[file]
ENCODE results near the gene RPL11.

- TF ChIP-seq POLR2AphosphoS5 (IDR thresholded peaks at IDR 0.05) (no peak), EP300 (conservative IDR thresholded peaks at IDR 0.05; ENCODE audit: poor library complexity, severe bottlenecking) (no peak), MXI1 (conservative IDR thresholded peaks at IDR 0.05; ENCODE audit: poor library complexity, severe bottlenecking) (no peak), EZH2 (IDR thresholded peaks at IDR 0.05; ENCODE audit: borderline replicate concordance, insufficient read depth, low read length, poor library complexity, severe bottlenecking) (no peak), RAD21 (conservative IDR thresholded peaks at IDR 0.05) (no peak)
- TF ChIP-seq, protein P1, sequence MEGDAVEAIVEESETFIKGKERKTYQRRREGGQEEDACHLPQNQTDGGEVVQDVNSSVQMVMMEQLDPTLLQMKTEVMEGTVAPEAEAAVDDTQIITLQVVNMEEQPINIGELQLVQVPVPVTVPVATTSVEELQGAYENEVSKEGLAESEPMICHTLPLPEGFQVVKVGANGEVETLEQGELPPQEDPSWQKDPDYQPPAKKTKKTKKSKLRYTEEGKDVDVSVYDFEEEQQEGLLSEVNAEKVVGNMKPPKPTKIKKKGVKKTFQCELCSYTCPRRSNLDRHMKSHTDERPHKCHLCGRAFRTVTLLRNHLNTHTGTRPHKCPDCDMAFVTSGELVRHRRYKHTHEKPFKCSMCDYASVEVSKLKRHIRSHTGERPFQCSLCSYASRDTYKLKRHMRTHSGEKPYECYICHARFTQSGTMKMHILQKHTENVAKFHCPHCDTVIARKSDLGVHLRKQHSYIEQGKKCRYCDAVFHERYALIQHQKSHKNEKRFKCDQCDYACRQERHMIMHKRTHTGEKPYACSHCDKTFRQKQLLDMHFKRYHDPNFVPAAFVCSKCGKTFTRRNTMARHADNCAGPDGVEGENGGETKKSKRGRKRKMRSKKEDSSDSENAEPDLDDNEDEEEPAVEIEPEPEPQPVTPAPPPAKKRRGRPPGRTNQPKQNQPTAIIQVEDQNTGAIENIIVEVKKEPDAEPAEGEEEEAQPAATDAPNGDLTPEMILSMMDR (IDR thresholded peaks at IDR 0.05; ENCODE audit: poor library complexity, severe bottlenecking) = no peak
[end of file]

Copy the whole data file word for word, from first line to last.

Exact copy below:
ENCODE results near the gene RPL11.

- TF ChIP-seq POLR2AphosphoS5 (IDR thresholded peaks at IDR 0.05) (no peak), EP300 (conservative IDR thresholded peaks at IDR 0.05; ENCODE audit: poor library complexity, severe bottlenecking) (no peak), MXI1 (conservative IDR thresholded peaks at IDR 0.05; ENCODE audit: poor library complexity, severe bottlenecking) (no peak), EZH2 (IDR thresholded peaks at IDR 0.05; ENCODE audit: borderline replicate concordance, insufficient read depth, low read length, poor library complexity, severe bottlenecking) (no peak), RAD21 (conservative IDR thresholded peaks at IDR 0.05) (no peak)
- TF ChIP-seq, protein P1, sequence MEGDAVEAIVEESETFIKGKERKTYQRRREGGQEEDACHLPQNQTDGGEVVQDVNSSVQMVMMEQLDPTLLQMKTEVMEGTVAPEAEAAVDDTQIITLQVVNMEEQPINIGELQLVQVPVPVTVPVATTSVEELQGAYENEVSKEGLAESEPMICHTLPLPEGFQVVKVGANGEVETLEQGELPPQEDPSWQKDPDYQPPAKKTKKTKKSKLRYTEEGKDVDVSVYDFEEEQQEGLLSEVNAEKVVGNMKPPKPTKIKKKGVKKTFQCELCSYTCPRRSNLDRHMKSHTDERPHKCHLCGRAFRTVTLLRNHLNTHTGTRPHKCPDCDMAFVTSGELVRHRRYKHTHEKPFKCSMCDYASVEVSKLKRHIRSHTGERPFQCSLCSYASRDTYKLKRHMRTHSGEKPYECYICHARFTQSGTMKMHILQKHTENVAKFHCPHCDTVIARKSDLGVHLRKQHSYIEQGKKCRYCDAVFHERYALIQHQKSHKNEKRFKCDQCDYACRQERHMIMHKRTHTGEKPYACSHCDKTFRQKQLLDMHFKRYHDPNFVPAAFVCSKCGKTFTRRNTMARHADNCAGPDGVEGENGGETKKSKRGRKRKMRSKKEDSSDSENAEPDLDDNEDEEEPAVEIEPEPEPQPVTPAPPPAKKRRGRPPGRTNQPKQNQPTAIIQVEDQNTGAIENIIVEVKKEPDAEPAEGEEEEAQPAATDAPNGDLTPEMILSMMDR (IDR thresholded peaks at IDR 0.05; ENCODE audit: poor library complexity, severe bottlenecking) = no peak